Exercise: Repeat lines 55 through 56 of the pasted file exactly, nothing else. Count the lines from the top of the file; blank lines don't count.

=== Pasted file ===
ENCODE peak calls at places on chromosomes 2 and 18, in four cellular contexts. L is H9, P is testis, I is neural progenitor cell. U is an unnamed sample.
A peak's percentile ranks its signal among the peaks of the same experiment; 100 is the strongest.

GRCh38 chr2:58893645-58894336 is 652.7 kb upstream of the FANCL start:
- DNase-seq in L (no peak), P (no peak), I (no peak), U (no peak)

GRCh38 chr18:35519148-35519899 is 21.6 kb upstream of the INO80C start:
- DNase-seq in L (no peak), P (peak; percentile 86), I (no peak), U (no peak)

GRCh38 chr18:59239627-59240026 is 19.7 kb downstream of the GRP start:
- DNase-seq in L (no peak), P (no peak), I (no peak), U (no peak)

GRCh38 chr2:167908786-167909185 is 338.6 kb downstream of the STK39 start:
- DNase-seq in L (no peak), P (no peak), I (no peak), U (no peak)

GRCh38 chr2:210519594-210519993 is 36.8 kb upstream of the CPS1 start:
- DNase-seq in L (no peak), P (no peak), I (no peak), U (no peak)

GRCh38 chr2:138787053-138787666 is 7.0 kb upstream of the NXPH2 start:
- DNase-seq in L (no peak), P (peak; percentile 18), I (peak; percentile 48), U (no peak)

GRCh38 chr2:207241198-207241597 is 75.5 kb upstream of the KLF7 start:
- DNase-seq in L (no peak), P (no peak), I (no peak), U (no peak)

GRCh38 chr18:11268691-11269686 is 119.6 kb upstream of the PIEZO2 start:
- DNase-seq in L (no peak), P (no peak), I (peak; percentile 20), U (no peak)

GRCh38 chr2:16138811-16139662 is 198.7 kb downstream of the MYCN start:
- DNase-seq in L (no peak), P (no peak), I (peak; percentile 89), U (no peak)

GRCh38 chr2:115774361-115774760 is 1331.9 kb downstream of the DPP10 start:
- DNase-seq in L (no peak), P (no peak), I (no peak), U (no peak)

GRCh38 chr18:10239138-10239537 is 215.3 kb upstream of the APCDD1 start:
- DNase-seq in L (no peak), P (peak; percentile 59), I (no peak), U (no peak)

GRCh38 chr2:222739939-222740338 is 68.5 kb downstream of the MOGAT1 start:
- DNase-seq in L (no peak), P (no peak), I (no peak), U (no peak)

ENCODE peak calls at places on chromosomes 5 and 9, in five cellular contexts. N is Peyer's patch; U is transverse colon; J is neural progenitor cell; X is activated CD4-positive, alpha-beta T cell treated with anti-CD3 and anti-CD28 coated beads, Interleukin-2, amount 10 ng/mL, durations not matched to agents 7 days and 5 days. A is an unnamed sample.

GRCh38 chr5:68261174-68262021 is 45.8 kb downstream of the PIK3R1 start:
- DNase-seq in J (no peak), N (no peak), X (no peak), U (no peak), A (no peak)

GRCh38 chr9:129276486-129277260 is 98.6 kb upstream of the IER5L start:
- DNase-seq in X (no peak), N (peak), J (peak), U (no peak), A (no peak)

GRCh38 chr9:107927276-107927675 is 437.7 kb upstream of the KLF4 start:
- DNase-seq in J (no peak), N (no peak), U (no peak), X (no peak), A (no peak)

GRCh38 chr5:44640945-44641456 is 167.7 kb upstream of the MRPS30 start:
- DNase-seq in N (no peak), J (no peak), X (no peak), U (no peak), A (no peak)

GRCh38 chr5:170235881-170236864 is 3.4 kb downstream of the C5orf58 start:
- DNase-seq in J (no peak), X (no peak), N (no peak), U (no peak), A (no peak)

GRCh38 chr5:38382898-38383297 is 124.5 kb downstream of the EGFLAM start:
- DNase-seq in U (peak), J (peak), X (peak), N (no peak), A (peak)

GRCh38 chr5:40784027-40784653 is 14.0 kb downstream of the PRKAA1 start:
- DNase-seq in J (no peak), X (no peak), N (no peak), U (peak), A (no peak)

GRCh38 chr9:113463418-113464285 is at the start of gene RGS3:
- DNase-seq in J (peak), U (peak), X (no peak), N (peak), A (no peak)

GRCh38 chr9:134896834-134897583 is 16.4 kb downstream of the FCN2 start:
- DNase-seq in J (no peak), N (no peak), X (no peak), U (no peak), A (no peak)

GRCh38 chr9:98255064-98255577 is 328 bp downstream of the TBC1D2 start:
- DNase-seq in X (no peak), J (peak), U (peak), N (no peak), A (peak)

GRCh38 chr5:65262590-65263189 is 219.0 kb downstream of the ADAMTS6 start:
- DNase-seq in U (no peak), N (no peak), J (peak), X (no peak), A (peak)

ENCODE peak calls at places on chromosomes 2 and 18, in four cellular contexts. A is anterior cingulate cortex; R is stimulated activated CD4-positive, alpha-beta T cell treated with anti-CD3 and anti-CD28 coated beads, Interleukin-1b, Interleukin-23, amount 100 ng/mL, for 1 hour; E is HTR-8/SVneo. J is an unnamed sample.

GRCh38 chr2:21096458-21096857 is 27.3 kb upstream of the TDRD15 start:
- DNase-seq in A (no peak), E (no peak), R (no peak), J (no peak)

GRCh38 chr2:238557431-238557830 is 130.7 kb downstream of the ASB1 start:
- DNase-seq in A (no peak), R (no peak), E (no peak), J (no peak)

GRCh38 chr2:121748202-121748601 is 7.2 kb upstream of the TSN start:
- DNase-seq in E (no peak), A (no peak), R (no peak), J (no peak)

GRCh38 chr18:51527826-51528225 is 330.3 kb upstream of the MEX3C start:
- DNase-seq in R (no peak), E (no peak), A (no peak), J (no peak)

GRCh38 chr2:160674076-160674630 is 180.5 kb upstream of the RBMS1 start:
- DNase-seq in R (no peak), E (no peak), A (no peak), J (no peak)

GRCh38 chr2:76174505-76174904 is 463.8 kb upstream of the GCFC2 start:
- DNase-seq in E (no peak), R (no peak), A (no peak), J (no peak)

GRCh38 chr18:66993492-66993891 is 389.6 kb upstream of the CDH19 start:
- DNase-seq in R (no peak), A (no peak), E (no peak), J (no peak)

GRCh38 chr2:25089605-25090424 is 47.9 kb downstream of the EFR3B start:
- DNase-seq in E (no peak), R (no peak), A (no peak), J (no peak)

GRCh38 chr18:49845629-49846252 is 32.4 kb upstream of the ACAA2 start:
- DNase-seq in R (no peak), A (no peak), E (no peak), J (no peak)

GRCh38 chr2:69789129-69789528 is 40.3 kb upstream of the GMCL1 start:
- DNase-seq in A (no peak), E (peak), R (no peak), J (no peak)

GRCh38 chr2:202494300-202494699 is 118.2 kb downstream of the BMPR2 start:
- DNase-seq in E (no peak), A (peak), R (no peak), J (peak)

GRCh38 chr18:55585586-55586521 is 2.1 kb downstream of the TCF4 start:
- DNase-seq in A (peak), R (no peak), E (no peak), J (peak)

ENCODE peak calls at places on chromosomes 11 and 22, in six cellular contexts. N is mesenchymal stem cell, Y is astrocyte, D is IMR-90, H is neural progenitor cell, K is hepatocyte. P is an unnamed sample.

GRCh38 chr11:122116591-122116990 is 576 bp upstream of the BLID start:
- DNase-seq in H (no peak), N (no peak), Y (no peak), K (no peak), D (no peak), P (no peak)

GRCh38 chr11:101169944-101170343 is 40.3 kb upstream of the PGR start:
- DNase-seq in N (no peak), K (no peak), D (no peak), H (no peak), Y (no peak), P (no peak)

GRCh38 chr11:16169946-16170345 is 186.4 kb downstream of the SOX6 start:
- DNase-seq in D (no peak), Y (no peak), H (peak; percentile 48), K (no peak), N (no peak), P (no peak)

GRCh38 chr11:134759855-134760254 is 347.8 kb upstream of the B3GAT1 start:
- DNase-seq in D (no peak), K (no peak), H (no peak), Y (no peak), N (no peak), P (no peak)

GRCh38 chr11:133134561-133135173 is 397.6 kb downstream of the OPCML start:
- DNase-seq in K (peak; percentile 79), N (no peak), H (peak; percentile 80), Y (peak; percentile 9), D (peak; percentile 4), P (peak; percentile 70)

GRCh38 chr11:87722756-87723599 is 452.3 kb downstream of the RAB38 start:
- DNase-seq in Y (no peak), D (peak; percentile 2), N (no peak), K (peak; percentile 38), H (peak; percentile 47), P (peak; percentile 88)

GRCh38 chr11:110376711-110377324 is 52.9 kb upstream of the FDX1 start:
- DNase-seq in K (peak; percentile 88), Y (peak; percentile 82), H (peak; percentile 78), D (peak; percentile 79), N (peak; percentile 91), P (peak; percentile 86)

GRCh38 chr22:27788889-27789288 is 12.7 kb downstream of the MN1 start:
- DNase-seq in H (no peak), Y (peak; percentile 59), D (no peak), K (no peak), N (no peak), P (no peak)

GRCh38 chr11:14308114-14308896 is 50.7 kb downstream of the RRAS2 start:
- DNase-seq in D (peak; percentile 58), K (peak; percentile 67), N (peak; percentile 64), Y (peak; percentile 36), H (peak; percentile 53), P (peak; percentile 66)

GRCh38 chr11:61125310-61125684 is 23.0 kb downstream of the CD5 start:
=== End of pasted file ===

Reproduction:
GRCh38 chr2:121748202-121748601 is 7.2 kb upstream of the TSN start:
- DNase-seq in E (no peak), A (no peak), R (no peak), J (no peak)